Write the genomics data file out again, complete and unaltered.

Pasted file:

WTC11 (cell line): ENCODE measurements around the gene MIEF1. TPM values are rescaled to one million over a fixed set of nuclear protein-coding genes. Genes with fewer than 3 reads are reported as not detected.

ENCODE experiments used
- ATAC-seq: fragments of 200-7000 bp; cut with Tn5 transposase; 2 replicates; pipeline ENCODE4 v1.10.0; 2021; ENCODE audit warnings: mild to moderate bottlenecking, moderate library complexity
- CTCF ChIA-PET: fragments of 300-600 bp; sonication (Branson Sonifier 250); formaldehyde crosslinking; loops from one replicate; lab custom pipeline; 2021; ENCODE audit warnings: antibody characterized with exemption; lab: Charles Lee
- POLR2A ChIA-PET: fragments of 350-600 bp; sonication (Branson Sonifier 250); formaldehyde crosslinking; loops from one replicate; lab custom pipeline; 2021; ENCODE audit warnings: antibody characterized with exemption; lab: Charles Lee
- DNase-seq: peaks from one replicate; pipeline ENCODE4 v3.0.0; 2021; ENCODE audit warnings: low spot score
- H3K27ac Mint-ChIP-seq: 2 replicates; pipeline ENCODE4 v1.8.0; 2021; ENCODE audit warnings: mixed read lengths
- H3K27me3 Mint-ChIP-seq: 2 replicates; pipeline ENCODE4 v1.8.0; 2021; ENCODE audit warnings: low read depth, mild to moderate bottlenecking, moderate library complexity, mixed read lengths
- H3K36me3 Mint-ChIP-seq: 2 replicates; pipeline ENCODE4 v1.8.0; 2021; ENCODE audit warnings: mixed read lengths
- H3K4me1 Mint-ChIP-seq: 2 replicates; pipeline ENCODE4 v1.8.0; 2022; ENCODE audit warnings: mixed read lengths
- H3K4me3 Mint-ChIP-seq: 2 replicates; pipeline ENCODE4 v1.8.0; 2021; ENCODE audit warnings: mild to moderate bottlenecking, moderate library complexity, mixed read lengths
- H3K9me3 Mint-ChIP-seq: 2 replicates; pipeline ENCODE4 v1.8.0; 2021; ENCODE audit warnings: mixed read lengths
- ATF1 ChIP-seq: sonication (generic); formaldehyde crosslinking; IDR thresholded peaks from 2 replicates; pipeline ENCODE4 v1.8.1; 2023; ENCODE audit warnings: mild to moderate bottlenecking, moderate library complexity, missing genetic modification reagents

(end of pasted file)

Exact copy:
WTC11 (cell line): ENCODE measurements around the gene MIEF1. TPM values are rescaled to one million over a fixed set of nuclear protein-coding genes. Genes with fewer than 3 reads are reported as not detected.

ENCODE experiments used
- ATAC-seq: fragments of 200-7000 bp; cut with Tn5 transposase; 2 replicates; pipeline ENCODE4 v1.10.0; 2021; ENCODE audit warnings: mild to moderate bottlenecking, moderate library complexity
- CTCF ChIA-PET: fragments of 300-600 bp; sonication (Branson Sonifier 250); formaldehyde crosslinking; loops from one replicate; lab custom pipeline; 2021; ENCODE audit warnings: antibody characterized with exemption; lab: Charles Lee
- POLR2A ChIA-PET: fragments of 350-600 bp; sonication (Branson Sonifier 250); formaldehyde crosslinking; loops from one replicate; lab custom pipeline; 2021; ENCODE audit warnings: antibody characterized with exemption; lab: Charles Lee
- DNase-seq: peaks from one replicate; pipeline ENCODE4 v3.0.0; 2021; ENCODE audit warnings: low spot score
- H3K27ac Mint-ChIP-seq: 2 replicates; pipeline ENCODE4 v1.8.0; 2021; ENCODE audit warnings: mixed read lengths
- H3K27me3 Mint-ChIP-seq: 2 replicates; pipeline ENCODE4 v1.8.0; 2021; ENCODE audit warnings: low read depth, mild to moderate bottlenecking, moderate library complexity, mixed read lengths
- H3K36me3 Mint-ChIP-seq: 2 replicates; pipeline ENCODE4 v1.8.0; 2021; ENCODE audit warnings: mixed read lengths
- H3K4me1 Mint-ChIP-seq: 2 replicates; pipeline ENCODE4 v1.8.0; 2022; ENCODE audit warnings: mixed read lengths
- H3K4me3 Mint-ChIP-seq: 2 replicates; pipeline ENCODE4 v1.8.0; 2021; ENCODE audit warnings: mild to moderate bottlenecking, moderate library complexity, mixed read lengths
- H3K9me3 Mint-ChIP-seq: 2 replicates; pipeline ENCODE4 v1.8.0; 2021; ENCODE audit warnings: mixed read lengths
- ATF1 ChIP-seq: sonication (generic); formaldehyde crosslinking; IDR thresholded peaks from 2 replicates; pipeline ENCODE4 v1.8.1; 2023; ENCODE audit warnings: mild to moderate bottlenecking, moderate library complexity, missing genetic modification reagents